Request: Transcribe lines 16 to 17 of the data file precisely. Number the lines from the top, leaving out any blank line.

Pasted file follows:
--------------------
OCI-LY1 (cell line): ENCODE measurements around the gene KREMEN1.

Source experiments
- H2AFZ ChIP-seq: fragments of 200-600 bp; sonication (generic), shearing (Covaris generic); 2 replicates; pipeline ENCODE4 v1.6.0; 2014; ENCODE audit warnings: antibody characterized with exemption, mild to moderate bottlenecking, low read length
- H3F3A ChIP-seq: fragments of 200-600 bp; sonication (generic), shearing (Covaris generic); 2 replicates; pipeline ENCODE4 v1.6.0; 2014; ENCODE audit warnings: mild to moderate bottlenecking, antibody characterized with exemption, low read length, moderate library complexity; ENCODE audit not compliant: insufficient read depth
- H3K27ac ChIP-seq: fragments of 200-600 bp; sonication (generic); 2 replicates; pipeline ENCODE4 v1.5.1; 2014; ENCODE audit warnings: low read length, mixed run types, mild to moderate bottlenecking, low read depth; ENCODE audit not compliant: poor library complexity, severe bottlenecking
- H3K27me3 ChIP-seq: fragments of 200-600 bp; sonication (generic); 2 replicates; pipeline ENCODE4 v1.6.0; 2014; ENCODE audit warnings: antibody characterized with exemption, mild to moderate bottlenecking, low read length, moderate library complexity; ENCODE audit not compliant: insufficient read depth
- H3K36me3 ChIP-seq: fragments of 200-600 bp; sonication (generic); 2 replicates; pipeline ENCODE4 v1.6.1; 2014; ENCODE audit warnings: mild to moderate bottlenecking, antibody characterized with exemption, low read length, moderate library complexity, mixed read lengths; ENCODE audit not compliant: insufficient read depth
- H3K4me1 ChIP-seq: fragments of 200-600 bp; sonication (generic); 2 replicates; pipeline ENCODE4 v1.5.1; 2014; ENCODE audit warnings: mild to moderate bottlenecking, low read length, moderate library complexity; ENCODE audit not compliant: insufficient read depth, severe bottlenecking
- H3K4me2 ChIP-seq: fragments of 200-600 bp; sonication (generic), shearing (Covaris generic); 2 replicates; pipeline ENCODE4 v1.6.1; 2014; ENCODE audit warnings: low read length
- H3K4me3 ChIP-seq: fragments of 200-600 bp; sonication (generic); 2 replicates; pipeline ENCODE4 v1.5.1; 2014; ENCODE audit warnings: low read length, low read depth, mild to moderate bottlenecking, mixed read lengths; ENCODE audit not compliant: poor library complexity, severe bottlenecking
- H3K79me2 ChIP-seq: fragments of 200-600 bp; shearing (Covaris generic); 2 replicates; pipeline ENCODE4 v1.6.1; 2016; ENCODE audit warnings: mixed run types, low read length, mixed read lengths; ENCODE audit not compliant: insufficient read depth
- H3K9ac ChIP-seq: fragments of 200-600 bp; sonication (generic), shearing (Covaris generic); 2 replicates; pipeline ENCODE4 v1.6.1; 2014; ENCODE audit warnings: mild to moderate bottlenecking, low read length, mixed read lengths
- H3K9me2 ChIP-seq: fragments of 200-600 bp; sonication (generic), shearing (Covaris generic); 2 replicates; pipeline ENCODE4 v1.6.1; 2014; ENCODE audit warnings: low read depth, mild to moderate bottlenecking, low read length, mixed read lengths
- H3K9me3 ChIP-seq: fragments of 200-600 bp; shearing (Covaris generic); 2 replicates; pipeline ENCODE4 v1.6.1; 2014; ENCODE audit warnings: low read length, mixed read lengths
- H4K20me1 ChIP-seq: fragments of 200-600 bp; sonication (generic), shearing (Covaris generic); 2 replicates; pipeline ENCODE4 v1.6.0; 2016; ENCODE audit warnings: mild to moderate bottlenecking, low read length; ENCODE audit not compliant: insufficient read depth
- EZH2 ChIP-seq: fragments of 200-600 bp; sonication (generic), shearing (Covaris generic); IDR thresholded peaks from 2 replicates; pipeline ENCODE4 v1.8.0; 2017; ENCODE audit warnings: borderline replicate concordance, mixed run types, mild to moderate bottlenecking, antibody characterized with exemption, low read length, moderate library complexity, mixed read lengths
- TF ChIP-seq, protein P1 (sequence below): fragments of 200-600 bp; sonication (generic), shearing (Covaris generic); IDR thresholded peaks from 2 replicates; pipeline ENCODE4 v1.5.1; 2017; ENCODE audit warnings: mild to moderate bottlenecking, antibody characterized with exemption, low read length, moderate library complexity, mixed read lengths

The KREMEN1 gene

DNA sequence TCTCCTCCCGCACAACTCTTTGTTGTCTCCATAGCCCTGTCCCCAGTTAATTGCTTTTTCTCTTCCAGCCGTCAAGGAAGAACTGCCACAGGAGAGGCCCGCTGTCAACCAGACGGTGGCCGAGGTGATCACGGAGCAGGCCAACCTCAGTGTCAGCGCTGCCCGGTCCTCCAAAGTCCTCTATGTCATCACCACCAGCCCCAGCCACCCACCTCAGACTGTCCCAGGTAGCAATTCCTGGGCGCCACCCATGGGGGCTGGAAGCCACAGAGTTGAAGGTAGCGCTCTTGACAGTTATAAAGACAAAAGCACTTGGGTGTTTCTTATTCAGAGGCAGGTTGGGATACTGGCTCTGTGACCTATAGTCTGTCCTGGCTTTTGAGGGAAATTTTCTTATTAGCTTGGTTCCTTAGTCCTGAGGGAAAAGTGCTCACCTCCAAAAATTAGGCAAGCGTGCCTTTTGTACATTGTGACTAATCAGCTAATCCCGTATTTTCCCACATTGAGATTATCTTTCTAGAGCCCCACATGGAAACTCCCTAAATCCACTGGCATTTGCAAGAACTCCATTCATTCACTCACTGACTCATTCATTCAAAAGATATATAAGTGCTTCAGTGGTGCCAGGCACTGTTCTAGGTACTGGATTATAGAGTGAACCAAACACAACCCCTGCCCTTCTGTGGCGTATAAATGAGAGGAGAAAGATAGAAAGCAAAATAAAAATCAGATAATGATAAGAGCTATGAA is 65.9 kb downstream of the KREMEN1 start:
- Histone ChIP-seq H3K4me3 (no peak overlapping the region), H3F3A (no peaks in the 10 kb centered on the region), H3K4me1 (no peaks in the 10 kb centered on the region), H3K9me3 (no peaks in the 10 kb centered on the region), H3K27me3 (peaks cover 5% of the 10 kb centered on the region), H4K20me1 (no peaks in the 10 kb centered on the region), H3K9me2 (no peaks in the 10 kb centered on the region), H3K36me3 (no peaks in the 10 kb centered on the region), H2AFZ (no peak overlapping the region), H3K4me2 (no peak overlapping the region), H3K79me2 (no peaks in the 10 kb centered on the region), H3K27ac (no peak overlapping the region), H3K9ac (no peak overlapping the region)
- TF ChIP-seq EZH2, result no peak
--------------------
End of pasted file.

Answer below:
- EZH2 ChIP-seq: fragments of 200-600 bp; sonication (generic), shearing (Covaris generic); IDR thresholded peaks from 2 replicates; pipeline ENCODE4 v1.8.0; 2017; ENCODE audit warnings: borderline replicate concordance, mixed run types, mild to moderate bottlenecking, antibody characterized with exemption, low read length, moderate library complexity, mixed read lengths
- TF ChIP-seq, protein P1 (sequence below): fragments of 200-600 bp; sonication (generic), shearing (Covaris generic); IDR thresholded peaks from 2 replicates; pipeline ENCODE4 v1.5.1; 2017; ENCODE audit warnings: mild to moderate bottlenecking, antibody characterized with exemption, low read length, moderate library complexity, mixed read lengths